CHICAGO — Every year, the laundry/linen service industry changes. And every year, veteran employees gain more experience, while young, new staff members come on board.
American Laundry News recently had a chance to sit down and talk with two members of different generations of laundry employees at Roscoe Co. in Chicago to gain insight into their unique perspectives.
Miriam Avila is Roscoe’s operations team leader who has been with the company for 23 years in production and supervisor roles. Julia Buik, while being a fourth-generation family member active in the business (daughter of third-generation owner Jim Buik), has less than two years of full-time experience with the company as a business analyst.
Q: So, Julia, weve heard from Miriam on technology. What about your thoughts on technology in the industry?
Julia: OK, keep in mind, I’m young and grew up with technology. My dad has loved computers and technology from probably the time he was in college or before.
Miriam: Oh, yes.
Julia: Where our front-office space is now, it used to be a room that held a giant computer, when computers were the size of a room. He convinced his dad that they needed a computer. I would sit on my dad’s lap, from the time I was little, just trying to play on the computer.
Now, I didn’t grow up with an iPhone or things like that like kids today, but I grew up with computers. I’ve always loved that technology. Roscoe has always been pushing for more technology through my dad. It was, “Let’s bar-code-tape everything.”
Miriam: But even now, you’re bringing it to a higher level. She’s like, “Why are we manually tracking this?” Or, “We need a spreadsheet.” Or, “We need to do this.”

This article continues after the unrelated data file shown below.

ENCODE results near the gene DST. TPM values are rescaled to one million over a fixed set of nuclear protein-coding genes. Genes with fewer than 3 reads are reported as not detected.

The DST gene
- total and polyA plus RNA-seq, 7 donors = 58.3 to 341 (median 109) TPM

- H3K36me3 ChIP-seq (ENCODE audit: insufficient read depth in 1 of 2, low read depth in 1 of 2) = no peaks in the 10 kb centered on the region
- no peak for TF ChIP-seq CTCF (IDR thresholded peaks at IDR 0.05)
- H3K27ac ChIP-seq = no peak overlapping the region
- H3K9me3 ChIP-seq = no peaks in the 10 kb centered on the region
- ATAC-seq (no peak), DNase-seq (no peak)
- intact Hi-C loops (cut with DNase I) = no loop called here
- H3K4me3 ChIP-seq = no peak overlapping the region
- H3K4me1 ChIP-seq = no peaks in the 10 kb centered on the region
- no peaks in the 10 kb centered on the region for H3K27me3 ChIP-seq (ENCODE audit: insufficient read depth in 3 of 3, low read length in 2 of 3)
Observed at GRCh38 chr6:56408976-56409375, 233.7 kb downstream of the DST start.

Julia: It does sometimes take a fresh set of eyes to say, “But, why?”
I’m all about technology and tracking. I think it can only make the customer’s experience better to know when the last time you washed their garment was, when is the last time you saw it.
That’s how we can make sure, on the rare chance that anything is misplaced in our system, we can say it was soil-scanned only, but it doesn’t look like it ever left our plant. Let’s replace the item for free. Things like that.
Miriam: Our customers are expecting us to be ahead of the game as well. They’re doing it at their own places. They’re also having better technology, better equipment, it’s going that way.
Even the laundry, they do expect us to have data and provide reports at a snap of the fingers. Or, why can’t I just go online and look at my garment information? Now, we can do that. That’s something we weren’t able to do 10 years ago, but it’s expected. Just like the outside world is going that way, so are we. We just have to make sure we bring our team members with us.
Q: You’ve mentioned equipment advances, so let’s move on to automation changes over years.
Julia: The sorting system is the perfect example, from the older one to our new system.
Miriam: You can even go back as far as 20 years ago when we were manual-sorting. But, even though we were hand-sorting, we had towers that were breaking down the merchandise a certain way to make it more efficient and easier for us to hand-sort. Even then, we were up there in technology on how to manually hand-sort.
You go from manually hand-sorting to a system that took all of our uniforms and sorted them by route, account, the order the route service representative (RSR) makes the delivery, and locker. That machine was able to do that, to sort 1,500 garments within 13 minutes, no matter what you put in there. You could put in four routes or a single route.